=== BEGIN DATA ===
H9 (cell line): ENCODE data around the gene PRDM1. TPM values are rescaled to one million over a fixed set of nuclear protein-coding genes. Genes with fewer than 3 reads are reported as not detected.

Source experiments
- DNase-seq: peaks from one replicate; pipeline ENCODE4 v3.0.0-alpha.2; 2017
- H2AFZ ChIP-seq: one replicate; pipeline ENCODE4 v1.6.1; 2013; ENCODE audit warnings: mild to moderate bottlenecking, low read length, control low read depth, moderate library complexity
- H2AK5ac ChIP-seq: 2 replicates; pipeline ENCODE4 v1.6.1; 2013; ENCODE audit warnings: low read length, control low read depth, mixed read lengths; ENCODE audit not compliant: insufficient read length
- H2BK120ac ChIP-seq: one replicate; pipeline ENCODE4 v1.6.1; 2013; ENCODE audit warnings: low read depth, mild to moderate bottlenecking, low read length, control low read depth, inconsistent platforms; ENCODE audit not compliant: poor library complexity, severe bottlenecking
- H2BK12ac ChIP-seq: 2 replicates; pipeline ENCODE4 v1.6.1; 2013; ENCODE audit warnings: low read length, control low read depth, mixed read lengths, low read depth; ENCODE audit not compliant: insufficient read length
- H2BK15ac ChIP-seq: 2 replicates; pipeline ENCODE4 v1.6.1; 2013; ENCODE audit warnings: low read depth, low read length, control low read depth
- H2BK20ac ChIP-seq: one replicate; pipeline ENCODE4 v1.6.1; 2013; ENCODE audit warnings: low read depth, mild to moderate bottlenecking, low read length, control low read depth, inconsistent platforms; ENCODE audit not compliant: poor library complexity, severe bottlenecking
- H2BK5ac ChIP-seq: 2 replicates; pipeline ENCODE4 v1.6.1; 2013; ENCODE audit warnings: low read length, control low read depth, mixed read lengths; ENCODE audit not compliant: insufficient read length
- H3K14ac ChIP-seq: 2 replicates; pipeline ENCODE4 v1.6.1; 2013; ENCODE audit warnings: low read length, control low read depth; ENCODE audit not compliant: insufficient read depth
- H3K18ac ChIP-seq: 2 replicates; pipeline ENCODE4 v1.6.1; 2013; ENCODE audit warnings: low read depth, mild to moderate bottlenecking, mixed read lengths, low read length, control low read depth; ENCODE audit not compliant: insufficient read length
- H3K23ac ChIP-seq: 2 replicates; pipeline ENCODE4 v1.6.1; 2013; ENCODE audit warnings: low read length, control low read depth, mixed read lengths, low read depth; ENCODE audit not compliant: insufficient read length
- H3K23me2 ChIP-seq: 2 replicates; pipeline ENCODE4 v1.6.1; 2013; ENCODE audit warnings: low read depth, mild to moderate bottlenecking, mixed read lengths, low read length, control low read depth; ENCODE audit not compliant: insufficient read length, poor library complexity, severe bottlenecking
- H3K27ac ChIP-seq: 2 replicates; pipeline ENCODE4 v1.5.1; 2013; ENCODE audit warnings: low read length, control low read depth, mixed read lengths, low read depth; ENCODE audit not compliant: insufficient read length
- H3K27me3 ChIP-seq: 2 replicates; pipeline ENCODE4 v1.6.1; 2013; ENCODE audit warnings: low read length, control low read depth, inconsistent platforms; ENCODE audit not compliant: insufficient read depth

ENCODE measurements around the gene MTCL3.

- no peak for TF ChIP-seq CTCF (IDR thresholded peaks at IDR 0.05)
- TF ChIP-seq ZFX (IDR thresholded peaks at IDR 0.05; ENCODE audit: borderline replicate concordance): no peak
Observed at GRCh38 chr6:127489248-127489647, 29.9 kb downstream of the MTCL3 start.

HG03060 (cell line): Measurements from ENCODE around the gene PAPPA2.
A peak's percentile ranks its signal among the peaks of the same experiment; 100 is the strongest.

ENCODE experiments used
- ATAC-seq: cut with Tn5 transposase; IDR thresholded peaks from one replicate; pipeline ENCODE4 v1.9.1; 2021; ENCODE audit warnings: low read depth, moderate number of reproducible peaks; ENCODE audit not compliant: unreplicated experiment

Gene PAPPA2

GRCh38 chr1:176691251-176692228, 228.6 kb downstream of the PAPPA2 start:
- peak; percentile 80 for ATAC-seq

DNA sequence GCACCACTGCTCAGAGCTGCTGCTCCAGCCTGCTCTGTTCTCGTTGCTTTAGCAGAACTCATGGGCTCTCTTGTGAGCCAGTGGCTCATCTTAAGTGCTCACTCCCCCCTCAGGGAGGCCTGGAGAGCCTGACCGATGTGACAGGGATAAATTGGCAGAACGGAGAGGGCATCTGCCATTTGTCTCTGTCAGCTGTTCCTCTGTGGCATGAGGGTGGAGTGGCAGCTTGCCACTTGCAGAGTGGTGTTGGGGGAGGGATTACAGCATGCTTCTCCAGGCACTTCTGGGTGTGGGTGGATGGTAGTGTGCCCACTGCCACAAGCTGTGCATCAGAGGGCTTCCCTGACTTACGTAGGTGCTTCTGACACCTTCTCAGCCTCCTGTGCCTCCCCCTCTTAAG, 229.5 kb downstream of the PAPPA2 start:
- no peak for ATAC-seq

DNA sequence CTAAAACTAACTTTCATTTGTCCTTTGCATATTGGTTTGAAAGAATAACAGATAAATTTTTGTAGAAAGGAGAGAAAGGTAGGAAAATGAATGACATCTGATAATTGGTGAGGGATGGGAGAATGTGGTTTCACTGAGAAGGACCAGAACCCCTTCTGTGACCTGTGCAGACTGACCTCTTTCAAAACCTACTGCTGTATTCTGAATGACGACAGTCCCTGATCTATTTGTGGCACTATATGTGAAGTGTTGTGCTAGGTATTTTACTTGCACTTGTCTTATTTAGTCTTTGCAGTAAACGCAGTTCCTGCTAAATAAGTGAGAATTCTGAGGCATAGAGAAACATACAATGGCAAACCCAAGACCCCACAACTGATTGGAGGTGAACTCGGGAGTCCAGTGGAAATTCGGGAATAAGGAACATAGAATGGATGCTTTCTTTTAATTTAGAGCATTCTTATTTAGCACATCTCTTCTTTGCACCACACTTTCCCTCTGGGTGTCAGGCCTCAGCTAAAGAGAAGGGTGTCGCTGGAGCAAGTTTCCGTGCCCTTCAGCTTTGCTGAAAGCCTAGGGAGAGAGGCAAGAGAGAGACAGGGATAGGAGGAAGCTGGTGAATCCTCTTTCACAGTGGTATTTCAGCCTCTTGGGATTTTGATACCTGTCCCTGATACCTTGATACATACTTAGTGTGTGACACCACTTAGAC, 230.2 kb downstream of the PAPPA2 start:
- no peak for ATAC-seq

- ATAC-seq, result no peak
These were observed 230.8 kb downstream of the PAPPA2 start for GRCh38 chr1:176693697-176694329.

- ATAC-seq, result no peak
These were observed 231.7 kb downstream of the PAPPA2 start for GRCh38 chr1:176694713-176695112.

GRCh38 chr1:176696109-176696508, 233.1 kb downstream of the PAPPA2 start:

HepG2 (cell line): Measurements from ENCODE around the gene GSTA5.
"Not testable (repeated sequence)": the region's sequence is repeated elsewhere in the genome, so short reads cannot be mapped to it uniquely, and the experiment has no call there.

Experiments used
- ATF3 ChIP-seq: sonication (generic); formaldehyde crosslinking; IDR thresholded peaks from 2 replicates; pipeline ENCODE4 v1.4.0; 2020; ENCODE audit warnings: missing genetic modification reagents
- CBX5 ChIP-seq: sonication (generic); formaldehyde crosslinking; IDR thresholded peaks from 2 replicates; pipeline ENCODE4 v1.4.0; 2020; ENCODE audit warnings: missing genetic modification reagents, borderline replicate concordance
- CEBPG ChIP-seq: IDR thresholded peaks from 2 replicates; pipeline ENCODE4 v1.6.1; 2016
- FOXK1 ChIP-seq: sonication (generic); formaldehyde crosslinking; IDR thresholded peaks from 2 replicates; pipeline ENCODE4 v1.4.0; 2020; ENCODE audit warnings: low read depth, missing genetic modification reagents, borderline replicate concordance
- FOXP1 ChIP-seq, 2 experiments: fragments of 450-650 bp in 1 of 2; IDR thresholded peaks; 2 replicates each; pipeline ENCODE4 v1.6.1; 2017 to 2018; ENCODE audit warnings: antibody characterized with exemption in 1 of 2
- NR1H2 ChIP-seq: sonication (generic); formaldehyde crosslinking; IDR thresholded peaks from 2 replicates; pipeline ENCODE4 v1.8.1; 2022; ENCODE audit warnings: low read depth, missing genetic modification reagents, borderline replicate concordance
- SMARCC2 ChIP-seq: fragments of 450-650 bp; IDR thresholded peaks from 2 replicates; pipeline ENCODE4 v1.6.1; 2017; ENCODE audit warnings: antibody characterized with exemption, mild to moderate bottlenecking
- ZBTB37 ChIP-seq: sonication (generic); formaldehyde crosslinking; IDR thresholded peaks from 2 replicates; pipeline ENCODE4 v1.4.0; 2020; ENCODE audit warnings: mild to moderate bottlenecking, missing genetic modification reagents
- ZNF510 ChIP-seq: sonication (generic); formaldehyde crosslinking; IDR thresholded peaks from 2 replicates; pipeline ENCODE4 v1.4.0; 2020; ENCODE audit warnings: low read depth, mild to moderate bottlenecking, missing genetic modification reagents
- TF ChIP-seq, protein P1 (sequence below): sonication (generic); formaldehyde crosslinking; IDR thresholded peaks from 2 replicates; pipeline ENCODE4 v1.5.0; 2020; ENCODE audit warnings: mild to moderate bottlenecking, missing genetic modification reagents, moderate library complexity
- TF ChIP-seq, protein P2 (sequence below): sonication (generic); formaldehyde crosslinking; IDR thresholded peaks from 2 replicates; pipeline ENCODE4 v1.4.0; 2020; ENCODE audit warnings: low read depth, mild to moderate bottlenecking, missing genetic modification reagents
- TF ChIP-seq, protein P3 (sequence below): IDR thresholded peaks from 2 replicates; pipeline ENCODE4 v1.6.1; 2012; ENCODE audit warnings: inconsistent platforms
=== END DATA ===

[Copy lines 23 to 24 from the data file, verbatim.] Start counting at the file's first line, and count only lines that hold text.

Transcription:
ENCODE experiments used
- ATAC-seq: cut with Tn5 transposase; IDR thresholded peaks from one replicate; pipeline ENCODE4 v1.9.1; 2021; ENCODE audit warnings: low read depth, moderate number of reproducible peaks; ENCODE audit not compliant: unreplicated experiment